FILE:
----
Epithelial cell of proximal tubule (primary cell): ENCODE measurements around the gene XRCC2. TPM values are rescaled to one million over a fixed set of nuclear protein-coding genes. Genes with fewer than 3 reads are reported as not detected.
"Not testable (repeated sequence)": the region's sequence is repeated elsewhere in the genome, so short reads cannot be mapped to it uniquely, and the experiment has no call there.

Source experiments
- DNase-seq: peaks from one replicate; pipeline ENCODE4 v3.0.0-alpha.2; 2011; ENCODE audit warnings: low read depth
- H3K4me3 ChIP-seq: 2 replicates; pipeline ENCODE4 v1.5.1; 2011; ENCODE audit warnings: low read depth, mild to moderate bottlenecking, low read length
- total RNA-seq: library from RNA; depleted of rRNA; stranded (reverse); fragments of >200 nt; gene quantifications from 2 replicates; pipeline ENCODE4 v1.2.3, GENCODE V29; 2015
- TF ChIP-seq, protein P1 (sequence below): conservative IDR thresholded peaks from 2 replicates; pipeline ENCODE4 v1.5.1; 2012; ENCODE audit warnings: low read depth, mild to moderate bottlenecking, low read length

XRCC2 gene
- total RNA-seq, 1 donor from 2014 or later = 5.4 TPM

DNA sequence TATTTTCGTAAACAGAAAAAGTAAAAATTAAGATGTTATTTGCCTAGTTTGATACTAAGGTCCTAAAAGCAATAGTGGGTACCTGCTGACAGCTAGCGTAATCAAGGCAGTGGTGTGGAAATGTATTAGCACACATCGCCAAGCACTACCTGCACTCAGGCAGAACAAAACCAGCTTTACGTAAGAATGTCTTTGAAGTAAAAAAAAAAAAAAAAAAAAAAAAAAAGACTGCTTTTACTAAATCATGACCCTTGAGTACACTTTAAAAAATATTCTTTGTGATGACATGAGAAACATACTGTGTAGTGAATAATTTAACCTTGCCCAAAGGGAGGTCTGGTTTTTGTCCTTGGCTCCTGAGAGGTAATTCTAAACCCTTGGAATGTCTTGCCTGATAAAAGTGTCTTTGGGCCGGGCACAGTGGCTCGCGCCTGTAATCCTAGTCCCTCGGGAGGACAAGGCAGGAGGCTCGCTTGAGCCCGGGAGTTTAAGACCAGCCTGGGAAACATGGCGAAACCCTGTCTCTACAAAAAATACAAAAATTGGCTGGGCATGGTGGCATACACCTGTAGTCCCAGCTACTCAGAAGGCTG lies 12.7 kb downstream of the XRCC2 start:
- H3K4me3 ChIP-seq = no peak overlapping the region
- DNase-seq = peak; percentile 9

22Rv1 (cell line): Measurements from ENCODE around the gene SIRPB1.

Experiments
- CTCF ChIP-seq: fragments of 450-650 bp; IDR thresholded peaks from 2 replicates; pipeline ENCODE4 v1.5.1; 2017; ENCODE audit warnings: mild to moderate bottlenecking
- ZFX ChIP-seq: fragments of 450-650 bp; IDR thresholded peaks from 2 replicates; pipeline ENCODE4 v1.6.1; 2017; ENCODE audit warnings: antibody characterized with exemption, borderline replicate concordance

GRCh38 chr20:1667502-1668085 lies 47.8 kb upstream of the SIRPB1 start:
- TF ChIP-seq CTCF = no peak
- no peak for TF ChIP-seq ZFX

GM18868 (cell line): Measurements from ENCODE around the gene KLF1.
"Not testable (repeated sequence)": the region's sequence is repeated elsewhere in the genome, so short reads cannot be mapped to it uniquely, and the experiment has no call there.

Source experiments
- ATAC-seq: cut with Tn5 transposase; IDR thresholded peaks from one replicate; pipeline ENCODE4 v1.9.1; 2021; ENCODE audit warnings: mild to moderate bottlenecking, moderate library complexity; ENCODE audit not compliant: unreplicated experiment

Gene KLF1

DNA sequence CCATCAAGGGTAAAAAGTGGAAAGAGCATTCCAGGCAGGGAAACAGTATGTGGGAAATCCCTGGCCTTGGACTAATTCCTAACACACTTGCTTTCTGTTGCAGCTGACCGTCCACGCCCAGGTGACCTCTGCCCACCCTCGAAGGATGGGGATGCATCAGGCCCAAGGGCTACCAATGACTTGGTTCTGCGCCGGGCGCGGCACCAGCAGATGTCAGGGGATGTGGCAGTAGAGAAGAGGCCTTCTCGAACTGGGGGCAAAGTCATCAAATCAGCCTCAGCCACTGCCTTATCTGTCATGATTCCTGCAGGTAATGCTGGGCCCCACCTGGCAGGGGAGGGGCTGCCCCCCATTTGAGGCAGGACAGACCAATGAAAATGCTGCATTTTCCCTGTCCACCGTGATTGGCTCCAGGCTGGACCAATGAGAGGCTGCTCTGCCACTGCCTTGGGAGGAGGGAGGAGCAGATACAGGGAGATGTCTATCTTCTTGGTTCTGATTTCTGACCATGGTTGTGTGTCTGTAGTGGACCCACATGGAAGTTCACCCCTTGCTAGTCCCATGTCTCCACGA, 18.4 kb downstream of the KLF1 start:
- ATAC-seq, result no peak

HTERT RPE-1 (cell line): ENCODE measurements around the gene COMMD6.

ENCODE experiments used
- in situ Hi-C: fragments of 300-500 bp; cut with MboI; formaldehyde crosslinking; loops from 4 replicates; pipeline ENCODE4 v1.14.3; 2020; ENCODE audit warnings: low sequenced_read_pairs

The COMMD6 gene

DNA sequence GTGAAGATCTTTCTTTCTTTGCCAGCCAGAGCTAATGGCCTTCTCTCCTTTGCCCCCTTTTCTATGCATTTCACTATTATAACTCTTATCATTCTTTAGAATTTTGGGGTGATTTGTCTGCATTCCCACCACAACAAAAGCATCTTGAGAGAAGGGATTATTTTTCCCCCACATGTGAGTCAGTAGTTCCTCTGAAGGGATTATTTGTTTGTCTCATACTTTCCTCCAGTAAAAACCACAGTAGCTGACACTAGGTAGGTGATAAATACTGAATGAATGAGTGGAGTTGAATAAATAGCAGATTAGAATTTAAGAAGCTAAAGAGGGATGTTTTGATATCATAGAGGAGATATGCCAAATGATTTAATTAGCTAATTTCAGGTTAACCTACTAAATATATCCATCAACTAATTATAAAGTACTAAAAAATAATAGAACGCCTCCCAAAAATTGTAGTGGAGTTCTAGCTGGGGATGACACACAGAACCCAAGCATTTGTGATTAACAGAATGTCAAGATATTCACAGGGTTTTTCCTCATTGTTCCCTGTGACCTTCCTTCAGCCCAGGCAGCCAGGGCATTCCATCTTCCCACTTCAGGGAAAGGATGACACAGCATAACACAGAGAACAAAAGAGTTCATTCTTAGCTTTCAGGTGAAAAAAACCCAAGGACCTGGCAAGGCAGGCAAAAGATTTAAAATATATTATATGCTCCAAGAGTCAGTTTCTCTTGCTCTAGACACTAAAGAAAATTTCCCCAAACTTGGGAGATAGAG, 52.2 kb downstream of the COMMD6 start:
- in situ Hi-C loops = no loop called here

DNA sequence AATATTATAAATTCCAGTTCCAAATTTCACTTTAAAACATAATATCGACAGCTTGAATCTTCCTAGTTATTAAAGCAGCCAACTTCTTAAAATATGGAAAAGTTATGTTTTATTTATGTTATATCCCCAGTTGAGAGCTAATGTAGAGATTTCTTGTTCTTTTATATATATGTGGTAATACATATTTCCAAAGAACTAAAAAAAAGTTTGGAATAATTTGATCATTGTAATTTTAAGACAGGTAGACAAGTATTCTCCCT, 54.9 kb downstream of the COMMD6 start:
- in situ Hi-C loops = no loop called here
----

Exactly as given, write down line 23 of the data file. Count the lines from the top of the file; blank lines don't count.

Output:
- ATAC-seq: cut with Tn5 transposase; IDR thresholded peaks from one replicate; pipeline ENCODE4 v1.9.1; 2021; ENCODE audit warnings: mild to moderate bottlenecking, moderate library complexity; ENCODE audit not compliant: unreplicated experiment